We observe from figure 3b, that EWC rapidly slows down learning on many of its network weights and its learning approximately stagnates after Task 3. Though it is able to prevent forgetting on the learnt tasks, it does not learn any new tasks subsequently. This happens because of excessive slowdown of learning on many weights, which hinders EWC from utilizing those weights later on to jointly discover common structures in its learnt tasks and the new incoming ones. Note that the networks do have the capacity to learn all tasks and we observe that DGDMN outperforms all other baselines, by learning all tasks sequentially with the same learner network (figure 3c).

We observed heavy forgetting on Digits for all baselines, which is expected because all samples in the \(t^{th}\) task have a single label (\(t\)) and so the \(t^{th}\) task can be learnt on its own by setting the \(t^{th}\) bias of the softmax layer to be high and the other biases low. But doing this, causes catastrophic forgetting. We observed that all baselines learnt only the task being trained on, and forgot all previous knowledge immediately. Sometimes, we also observed saturation due to the softmax bias being set very high and then being unable to recover from it. PPR showed severe saturation (figure 3d) since its replay prevented it from coming out of the saturation.

DGDMN still retains performance on all tasks when learning sequentially on Digits, and our replay strategy prevents saturation by nicely balancing the ratios of new incoming samples and generated samples from previous tasks. The average forgetting on all tasks uptil the \(t^{th}\) task, after training on the \(t^{th}\) task (for both Digits and Permnist) is shown in figure 4. For absolute reference, the accuracy of the learner network trained jointly on all tasks uptil the \(t^{th}\) task has also been shown for each \(t\). We again observe that DGDMN outperforms baselines (we also include a regular neural network - NN, and a neural network with Dropout - DropNN, and DGR) in terms of retained average accuracy. In figure 4b, NN, DropNN, PPR and EWC are only able to learn one task at a time and follow nearly overlapping curves (\(acc \approx \frac{1}{t}\)).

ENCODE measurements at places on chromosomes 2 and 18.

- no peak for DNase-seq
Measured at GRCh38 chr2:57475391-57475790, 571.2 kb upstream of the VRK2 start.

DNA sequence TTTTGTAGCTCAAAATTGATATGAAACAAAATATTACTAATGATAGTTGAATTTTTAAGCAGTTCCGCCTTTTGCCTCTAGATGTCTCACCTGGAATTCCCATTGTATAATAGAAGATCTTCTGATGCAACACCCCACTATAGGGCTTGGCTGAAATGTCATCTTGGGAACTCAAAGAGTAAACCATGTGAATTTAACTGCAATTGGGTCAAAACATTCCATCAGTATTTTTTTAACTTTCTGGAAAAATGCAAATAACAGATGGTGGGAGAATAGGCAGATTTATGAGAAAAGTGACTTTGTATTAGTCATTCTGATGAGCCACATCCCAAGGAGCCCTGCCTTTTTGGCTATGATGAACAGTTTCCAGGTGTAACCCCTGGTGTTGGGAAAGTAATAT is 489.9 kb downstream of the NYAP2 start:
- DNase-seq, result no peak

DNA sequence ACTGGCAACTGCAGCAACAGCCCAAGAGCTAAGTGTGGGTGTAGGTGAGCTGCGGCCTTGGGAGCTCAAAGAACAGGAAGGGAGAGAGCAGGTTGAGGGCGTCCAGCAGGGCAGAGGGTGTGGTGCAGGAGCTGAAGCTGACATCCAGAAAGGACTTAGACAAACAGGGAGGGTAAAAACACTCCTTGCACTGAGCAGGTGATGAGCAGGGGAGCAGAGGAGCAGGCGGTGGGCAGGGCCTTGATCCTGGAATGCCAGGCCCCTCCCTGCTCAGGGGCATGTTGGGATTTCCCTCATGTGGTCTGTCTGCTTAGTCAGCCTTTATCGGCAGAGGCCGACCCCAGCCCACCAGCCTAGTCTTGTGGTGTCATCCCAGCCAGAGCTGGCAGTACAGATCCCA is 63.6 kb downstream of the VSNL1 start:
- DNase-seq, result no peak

(a) Permnist

(b) Digits

Figure 4: Average forgetting curves with x-axis having tasks encountered and y-axis showing average classification accuracy averaged over all tasks encountered so far.

We also point out that though PPR involves experience replay, it does not compare against the performance of DGDMN. Although, it does preserve its learnt mapping around the points randomly sampled from its input domain, these random samples are not close to real images and hence it fails to preserve performance on real images. These observations substantiate our claim that any good experience replay mechanism must model the input domain accurately and hence needs to be generative in nature.

We believe that datasets like Digits, which contain tasks with highly correlated input (and/or output) samples are very important benchmarks for continual learning algorithms for two main reasons: (i) Such high correlation amongst task samples promotes quick overfitting to the new incoming task and therefore causes heavy catastrophic forgetting. Being able to retain performance on such tasks is a strong indicator of the efficacy of a continual learning algorithm. (ii) Humans also learn tasks by seeing many correlated samples together in a short duration of time. For instance, kids are taught to read and write a single alphabet per day in kindergarten by first showing them many examples of that alphabet and then asking them to write the same, many times on that day.

Long sequences of tasks

To analyze the effect of generative replay and the dual memory architecture separately, we trained both DGR and DGDMN on a long sequence of 40 tasks from the TDigits dataset. We limited \(N_{max}\) to half the maximum samples in TDigits for this task, to explore the case where the LTM in DGDMN (DGM in DGR) cannot regenerate as many samples as in the full dataset, and has to forget some tasks. At least \(\kappa=0.05\) fraction of memory was ensured to each new task while consolidating and consolidation for DGDMN happened after every \(n_{STM}=5\) tasks.

(a) Average forgetting curves on all tasks seen so far